It doesn't. But it does imply government endorsement of religion when the scene is on public property. Put it on private property and everyone is happy
12/13/2012 1:10 AM
I can see an argument can be made that we should keep religious displays out of the town square. It is a topic for debate.

How does it raise to the level of Constitutionality?

Isnt this something that should be left to local government and the people?
12/13/2012 9:34 AM
It matters. The Constitution specifically bans the establishment of a state religion. The government is required to be secular by the Constitution.

Religion is a system of beliefs, which is why atheism is technically a religion, no matter how much they want to rid themselves of it. The government is require not to endorse or establish a state religion, and that includes not establishing atheism as a system of government belief.
Yet they made the conscious decision to not impose a national religion.

They did this because many of them left England and other countries to avoid being forced to believe the exact same thing as everyone else under a national religion.

Their intent was to protect their right to choose their own beliefs. Their intent WAS NOT to ban all religion from government. That was NEVER their intent, but extremist atheists are now convincing the courts it was. How far we've come from what the founding fathers intended.
12/13/2012 11:20 AM
Posted by bistiza on 12/13/2012 9:34:00 AM (view original):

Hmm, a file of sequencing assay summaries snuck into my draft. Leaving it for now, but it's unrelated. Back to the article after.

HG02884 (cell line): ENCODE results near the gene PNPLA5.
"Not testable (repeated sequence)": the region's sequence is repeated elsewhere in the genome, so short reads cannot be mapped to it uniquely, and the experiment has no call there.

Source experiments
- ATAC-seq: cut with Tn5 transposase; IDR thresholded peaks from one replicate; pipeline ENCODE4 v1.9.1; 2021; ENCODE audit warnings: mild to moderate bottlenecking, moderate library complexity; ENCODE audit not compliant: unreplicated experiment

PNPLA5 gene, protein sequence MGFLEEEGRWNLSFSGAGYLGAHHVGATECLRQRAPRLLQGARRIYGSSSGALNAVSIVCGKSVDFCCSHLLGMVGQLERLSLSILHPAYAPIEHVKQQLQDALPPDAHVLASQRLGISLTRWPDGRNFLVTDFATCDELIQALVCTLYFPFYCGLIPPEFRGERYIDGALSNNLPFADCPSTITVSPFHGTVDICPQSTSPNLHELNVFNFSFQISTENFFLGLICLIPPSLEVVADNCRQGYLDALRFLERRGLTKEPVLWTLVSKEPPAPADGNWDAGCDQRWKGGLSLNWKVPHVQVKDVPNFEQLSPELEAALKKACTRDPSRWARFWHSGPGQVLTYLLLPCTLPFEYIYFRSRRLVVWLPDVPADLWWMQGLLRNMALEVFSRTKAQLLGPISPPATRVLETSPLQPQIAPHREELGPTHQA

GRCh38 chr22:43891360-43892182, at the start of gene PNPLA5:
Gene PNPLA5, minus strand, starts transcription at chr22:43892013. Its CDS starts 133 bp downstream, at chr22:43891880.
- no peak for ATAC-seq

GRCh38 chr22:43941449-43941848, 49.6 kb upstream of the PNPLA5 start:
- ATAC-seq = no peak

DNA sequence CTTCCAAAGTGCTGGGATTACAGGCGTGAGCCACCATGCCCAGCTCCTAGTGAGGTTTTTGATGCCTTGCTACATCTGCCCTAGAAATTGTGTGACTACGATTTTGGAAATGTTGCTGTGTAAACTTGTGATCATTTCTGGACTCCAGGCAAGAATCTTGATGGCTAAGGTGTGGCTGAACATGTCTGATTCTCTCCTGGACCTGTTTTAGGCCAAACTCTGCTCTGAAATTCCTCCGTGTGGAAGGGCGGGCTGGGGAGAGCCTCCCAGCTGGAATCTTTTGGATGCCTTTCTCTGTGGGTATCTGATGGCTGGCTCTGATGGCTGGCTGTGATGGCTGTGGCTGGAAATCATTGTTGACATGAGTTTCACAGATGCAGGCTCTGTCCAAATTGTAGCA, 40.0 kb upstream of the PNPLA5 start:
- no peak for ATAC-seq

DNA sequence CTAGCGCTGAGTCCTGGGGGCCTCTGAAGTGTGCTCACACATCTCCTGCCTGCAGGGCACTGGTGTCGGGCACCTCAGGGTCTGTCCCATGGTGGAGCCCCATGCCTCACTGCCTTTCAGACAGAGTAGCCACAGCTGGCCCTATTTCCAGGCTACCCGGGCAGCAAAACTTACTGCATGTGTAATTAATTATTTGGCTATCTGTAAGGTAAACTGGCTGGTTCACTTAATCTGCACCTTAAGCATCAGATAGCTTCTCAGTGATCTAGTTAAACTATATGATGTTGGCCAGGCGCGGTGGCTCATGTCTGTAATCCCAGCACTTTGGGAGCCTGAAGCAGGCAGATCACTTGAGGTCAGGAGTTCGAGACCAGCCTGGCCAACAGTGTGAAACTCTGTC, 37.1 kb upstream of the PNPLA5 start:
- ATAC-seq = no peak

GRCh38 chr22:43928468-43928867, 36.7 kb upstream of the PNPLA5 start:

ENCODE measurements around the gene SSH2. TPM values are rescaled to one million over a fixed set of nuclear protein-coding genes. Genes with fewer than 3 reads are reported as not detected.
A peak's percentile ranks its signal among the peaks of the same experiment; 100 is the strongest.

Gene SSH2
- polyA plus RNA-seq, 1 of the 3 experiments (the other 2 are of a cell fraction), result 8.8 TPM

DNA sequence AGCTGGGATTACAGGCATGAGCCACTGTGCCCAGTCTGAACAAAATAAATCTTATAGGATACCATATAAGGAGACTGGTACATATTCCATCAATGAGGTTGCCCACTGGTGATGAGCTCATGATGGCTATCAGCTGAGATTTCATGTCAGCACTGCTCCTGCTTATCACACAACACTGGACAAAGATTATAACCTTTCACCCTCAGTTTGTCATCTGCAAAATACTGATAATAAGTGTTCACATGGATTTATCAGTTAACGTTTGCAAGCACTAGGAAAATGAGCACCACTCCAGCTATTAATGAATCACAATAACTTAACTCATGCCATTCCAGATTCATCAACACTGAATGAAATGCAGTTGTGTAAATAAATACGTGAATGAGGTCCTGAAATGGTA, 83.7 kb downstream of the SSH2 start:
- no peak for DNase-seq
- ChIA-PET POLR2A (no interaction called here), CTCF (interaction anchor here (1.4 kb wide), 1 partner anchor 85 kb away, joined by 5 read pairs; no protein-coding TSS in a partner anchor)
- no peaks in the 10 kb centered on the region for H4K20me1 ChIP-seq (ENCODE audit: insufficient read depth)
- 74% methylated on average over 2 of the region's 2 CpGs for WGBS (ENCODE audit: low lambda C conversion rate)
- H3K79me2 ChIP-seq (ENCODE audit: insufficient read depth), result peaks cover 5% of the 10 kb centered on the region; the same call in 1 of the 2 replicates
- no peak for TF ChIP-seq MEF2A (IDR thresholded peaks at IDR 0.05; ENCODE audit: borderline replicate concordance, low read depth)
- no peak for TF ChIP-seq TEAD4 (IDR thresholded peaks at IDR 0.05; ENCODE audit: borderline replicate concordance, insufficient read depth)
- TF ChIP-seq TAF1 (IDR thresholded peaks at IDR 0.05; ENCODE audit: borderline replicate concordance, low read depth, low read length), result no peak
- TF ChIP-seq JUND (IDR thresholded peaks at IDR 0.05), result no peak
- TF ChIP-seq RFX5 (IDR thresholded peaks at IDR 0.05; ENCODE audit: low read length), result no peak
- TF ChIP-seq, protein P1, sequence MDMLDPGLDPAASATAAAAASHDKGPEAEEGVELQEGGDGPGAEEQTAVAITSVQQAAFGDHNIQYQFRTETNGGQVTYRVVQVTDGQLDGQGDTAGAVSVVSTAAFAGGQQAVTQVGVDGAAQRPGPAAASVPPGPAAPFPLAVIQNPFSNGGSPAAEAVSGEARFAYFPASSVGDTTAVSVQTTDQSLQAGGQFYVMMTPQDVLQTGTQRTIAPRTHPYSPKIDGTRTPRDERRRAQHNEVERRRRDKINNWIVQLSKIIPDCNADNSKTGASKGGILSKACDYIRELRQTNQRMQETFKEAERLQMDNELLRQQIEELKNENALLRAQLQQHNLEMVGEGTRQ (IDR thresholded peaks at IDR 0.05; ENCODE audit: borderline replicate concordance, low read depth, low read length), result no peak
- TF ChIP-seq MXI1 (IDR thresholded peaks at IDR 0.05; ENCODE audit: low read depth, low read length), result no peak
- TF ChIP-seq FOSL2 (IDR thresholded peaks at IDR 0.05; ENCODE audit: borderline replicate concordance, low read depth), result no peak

It matters. The Constitution specifically bans the establishment of a state religion. The government is required to be secular by the Constitution.

Religion is a system of beliefs, which is why atheism is technically a religion, no matter how much they want to rid themselves of it. The government is require not to endorse or establish a state religion, and that includes not establishing atheism as a system of government belief.
Yet they made the conscious decision to not impose a national religion.

They did this because many of them left England and other countries to avoid being forced to believe the exact same thing as everyone else under a national religion.

Their intent was to protect their right to choose their own beliefs. Their intent WAS NOT to ban all religion from government. That was NEVER their intent, but extremist atheists are now convincing the courts it was. How far we've come from what the founding fathers intended.
It's unbelievable how delusional you are. Atheism is not technically a religion. There is no god(s) at the center, no prayer, no ritual, no meetings, no holy book, and no moral code.

Yes, all atheists share the belief that there is no god, but you and I also share the belief that there is no Santa Claus. That doesn't mean we are in a religion together.